He pointed at the cigarette burns on the back seat and marked them on his clipboard. Then the scratches, dents and paint chips on the side doors. We processed around the SUV with the Avis agent, pointing and marking until our rental form resembled the scratch paper at a pen store.
This would be our chariot for the next 9 days in Jordan and it was exactly how we wanted it. Renting a pristine, new vehicle means avoiding gravel roads and sticking only to calculated plans. But renting a battle-tested tank riddled with dents and scratches meant we could be a little less wary of contributing our own. We planned to take this car from the southern city of Aqaba north through deserts and up the side of mountains, and this car looked ready.
To get to Aqaba, we first had to cross the border into Jordan at Eilat, Israel. This involved taking a quick taxi, paying an Israel exit fee to get an exit stamp, walking the 100m of no man's land between the two countries (which gives you just long enough to think about how you wish you knew some Arabic), and getting new stamps and a new taxi to Aqaba on the Jordan side.
Once we'd made it to the hotel, we made our way down to one of the beach bars along the Red Sea for a good old Piña Colada. After all, it would be our last taste of something icy before heading out into the hot, dry expanses of Wadi Rum.
After driving north from Aqaba, past dozens of roadside stands selling fruit and herds of slowly wandering camels, we met up with Mohammed, our guide for the next three days. We'd organized a tour with him via Bedouin Directions and we were eager to start romping around the desert.
Wadi Rum, also known as the Valley of the Moon, is like a massive sandy playground. The colorful sandstone and granitic pillars surrounded by a sea of ever-shifting sand make for epic vistas in every direction. It's no wonder that many famous movies, from very real stories like Lawrence of Arabia to otherworldly tales like Prometheus and the Martian, were filmed here.
We took about a million photos in Wadi Rum and probably half of them included the jeep. We loved it because of its rugged utility combined with playful rainbow-colored tassels strung all around the inside, but mostly we admired Mohammed's ability to make it surf over sand dunes, climb rocks and barrel down steep hills.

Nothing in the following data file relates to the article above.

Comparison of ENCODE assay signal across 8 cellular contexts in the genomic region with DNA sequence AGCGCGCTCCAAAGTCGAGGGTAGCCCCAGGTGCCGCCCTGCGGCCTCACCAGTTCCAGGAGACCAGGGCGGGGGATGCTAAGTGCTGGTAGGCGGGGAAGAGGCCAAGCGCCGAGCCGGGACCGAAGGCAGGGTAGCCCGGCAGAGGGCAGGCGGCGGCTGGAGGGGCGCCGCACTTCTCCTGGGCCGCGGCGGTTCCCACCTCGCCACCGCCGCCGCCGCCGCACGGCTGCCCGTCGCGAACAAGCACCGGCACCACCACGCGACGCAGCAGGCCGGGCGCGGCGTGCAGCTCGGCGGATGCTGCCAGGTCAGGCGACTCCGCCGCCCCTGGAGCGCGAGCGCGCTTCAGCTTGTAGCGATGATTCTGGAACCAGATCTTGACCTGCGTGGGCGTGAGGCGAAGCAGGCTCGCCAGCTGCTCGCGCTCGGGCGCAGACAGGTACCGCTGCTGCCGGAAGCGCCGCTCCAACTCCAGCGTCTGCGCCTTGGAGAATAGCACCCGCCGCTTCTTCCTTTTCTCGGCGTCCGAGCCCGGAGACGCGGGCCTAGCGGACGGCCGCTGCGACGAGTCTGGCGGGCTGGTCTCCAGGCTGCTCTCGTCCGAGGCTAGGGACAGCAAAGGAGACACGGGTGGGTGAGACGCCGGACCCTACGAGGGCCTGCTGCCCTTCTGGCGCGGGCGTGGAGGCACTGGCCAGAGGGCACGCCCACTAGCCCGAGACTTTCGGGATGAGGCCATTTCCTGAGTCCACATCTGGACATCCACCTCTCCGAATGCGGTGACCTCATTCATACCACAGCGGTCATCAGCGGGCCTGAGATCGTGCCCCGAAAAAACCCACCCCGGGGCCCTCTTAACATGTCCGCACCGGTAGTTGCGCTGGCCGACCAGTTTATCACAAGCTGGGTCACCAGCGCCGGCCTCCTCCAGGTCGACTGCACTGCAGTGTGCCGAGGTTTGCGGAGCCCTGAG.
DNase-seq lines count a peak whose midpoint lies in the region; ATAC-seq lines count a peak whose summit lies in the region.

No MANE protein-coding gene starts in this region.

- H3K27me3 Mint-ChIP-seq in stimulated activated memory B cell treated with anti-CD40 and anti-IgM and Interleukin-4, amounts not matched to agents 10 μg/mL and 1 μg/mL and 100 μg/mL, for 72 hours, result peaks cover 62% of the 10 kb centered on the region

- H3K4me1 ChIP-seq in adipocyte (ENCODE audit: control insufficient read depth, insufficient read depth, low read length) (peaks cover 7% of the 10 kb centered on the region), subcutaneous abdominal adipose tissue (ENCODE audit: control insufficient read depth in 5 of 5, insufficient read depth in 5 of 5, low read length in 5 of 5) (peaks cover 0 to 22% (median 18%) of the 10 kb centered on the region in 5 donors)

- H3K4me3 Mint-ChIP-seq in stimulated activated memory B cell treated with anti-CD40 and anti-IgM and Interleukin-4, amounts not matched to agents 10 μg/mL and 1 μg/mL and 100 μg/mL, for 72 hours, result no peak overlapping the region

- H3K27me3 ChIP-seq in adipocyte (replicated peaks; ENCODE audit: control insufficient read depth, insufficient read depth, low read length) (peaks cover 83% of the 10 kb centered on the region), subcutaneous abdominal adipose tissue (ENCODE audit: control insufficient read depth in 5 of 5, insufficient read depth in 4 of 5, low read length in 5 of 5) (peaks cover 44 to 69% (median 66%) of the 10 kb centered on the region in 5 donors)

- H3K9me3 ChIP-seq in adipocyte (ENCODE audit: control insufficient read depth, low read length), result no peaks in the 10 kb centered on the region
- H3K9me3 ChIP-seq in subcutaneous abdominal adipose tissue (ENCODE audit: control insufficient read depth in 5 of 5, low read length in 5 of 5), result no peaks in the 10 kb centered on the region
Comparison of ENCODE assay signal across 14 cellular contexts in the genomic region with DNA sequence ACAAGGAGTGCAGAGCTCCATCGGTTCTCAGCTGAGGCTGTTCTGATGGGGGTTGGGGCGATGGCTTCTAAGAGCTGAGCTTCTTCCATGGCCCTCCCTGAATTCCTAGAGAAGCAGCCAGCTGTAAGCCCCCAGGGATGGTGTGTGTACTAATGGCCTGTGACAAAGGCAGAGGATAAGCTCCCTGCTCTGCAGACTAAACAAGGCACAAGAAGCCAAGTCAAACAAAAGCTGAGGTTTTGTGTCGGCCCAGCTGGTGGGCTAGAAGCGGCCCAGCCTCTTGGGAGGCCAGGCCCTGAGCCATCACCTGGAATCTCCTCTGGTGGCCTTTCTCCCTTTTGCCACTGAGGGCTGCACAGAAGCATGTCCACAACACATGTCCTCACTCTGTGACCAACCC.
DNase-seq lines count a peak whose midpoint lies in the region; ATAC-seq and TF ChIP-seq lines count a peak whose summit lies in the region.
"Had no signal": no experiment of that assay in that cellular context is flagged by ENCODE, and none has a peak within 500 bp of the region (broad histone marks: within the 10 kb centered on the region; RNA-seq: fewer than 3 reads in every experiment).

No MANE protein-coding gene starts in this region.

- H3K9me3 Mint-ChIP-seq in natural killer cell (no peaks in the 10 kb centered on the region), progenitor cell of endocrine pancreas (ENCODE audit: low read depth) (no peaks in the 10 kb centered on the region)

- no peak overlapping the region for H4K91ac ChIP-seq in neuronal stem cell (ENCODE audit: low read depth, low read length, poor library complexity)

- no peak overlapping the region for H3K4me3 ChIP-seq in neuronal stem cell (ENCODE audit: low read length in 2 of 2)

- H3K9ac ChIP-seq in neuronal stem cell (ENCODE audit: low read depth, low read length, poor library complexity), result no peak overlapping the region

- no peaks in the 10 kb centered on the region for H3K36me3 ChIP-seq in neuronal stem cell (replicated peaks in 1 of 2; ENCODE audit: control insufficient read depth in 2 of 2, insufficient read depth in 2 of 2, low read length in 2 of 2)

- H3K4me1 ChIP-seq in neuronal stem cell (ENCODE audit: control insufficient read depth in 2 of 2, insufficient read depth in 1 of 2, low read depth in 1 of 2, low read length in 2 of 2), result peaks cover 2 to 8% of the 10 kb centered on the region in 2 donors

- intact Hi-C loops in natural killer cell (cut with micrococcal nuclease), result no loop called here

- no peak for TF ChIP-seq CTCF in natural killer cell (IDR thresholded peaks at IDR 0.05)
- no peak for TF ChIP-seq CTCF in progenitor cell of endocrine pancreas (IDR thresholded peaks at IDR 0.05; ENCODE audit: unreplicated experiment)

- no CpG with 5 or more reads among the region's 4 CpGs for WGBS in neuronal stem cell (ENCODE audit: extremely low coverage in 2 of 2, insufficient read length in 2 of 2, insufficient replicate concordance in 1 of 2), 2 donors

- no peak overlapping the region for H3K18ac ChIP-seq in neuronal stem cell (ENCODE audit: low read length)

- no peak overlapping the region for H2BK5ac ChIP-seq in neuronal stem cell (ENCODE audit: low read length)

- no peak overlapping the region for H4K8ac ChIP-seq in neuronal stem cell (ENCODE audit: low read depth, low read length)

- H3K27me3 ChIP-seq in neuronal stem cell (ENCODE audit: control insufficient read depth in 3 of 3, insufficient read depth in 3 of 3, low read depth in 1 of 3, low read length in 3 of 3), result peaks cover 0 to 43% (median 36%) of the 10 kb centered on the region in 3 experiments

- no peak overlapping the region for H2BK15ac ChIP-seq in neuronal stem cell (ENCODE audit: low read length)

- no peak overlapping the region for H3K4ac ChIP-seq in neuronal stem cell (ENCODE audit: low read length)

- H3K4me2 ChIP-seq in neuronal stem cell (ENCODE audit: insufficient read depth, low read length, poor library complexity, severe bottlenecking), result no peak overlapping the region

Our first day was a tour de force of many of the Wadi Rum highlights. Mohammad would surf to a stop, make sure we had water and point to where we needed to go. We'd hike a bit, taking as much time as we wanted to appreciate the place, then find him and the truck and set off for the next thing to climb.
Half of the time, we would return to find him with a small fire crackling away and his trusty teapot, pouring us yet another glass of strong, sweet tea—"Bedouin whiskey!" At one of these many stops we had the privilege of seeing him measure out the ingredients for the tea, discovering it was actually almost equal parts water and sugar.
As night fell, we headed back to the camp with Mohammad and met up with a couple of his friends. A few rounds of tea deep into the evening, they started demonstrating some of their favorite Bedouin games that involved a surprising amount of hopping, picking things or people up, and pretty amazing tricks with scarves. Incredibly, it was even sillier than this picture makes it look.
We lost every round, but we still had a good laugh trying.
At bedtime, we dragged our blankets and sleeping mats outside and slept in a sheltered cove with a theater of stars above us. Still riding high on all the wonders of the day (and the many rounds of tea), we restlessly pointed out constellations until far past our bedtime.
While we really enjoyed our tour on day one, we fell in love with Wadi Rum the second day. We started off the day with a hike up Jabal Umm ad Dami, Jordan's tallest mountain, giving us clear views back into Jordan in one direction and down into Saudi Arabia in the other.
After that scramble, Mohammad could just tell we wanted to do more hiking, so he dropped us off in a valley for a little free-form trekking. As he surfed away in the Jeep, we set off on what would be an unforgettably beautiful walk. If it wasn't already magical enough, a couple of sweet, swooping swallows tailed us the whole way, making the occasional acrobatic dive.
On the way back to camp, we stopped for a surprise visit to one of his Bedouin friends out with his flock. A parade of dogs and goats ambushed the vehicle as our jeep pulled up. I set off to take some pics while Stef made introductions.
It was wonderful to let loose and just enjoy the desert with our new friend, not having to run around from sight to sight.
On our final night, Mohammed did the most classically Mohammed thing possible: casually climbing a gigantic sandstone rock with our jeep straight to a nice perch for making tea and taking in one last sunset.
We just can't get enough desert! We're heading north to the ancient city of Petra and the Dana Biosphere Reserve.